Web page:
spk06: Sure. In terms of dispositions, you know, we have another, you know, call it 75 plus million dollars of active disposition activity working its way through various stages of negotiating all around the six cap mark. And then behind that, we have a couple hundred million of opportunities that we've identified that we could. bring to market and think about being sellers of in this market.
spk00: Thanks. With regards to your acquisition pipelines, I see the cap rate is 7%. Can you talk a little bit more like how much more do you expect the cap rate to move? Is it like eight ring or like what's your comfortable level? Thanks.
spk06: Sure. I'd say there's not a specific target in mind. We're very focused on risk versus return, and we're being very selective. So the things that you see us executing on or advancing in the pipeline are around that seven mark. We have specifically chosen not to push out on the risk spectrum. We certainly could. There are dearth of opportunities to do so and whatnot, but we feel that We're not interested in taking on the additional risk. We don't think it's priced in to the spot that we'd be comfortable with at this point. So, you know, I'd say you should expect us to continue to identify opportunities around that 7% yield zone, but that's not a hard and fast rule.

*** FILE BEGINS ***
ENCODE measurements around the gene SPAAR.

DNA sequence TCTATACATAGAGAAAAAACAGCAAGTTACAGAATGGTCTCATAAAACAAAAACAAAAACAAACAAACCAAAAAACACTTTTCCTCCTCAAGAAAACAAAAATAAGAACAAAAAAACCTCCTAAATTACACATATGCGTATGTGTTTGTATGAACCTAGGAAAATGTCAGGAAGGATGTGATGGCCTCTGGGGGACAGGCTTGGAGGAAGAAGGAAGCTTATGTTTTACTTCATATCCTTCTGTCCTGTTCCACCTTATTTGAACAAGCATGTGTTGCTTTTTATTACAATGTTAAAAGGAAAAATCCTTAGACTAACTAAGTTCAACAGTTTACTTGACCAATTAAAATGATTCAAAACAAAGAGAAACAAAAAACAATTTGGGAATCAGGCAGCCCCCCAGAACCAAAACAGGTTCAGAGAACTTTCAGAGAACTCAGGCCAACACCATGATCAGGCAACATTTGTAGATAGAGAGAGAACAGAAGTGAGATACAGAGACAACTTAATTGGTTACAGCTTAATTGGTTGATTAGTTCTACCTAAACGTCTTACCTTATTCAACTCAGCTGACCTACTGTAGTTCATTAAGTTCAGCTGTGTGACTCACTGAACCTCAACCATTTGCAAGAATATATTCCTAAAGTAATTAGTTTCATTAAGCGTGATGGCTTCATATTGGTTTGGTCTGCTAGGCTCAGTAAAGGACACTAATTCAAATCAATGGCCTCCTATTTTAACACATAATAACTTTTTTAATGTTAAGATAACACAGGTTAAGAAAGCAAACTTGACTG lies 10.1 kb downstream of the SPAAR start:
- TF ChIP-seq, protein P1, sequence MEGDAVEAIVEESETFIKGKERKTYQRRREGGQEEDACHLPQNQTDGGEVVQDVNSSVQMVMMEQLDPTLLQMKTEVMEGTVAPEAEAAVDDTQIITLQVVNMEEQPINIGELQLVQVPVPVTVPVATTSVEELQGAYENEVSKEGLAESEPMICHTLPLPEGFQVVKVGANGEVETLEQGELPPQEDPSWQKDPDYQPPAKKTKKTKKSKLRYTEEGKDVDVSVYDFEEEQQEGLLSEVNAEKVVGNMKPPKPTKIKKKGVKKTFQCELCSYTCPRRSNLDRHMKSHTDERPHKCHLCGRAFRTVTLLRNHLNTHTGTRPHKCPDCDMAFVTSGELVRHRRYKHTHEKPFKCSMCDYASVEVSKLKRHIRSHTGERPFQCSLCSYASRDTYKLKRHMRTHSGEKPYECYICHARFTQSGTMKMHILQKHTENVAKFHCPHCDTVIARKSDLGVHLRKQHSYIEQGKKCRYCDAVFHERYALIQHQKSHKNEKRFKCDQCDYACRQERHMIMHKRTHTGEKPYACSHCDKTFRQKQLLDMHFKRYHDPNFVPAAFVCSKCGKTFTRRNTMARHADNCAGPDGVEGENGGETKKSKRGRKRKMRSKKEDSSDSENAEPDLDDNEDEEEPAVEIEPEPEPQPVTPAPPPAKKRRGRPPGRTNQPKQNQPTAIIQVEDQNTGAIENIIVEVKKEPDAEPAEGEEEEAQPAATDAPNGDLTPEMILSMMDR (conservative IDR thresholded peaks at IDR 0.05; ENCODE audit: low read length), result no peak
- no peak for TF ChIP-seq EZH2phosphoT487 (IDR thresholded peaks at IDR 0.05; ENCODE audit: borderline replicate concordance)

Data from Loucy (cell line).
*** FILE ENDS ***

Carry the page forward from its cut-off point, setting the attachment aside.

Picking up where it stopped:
spk02: Thanks.
spk01: Our next question is a follow-up question from . Please go ahead.
spk03: Oh, thanks again. Just a quick question on dispositions. When you take a look at a portfolio, I guess what is the kind of total scope of possible dispositions that you can make at a low six cap rate or lower? Because obviously with the cost of capital where it is, you know, it's realistic to assume that you're going to continue to sell assets to buy higher yielding assets.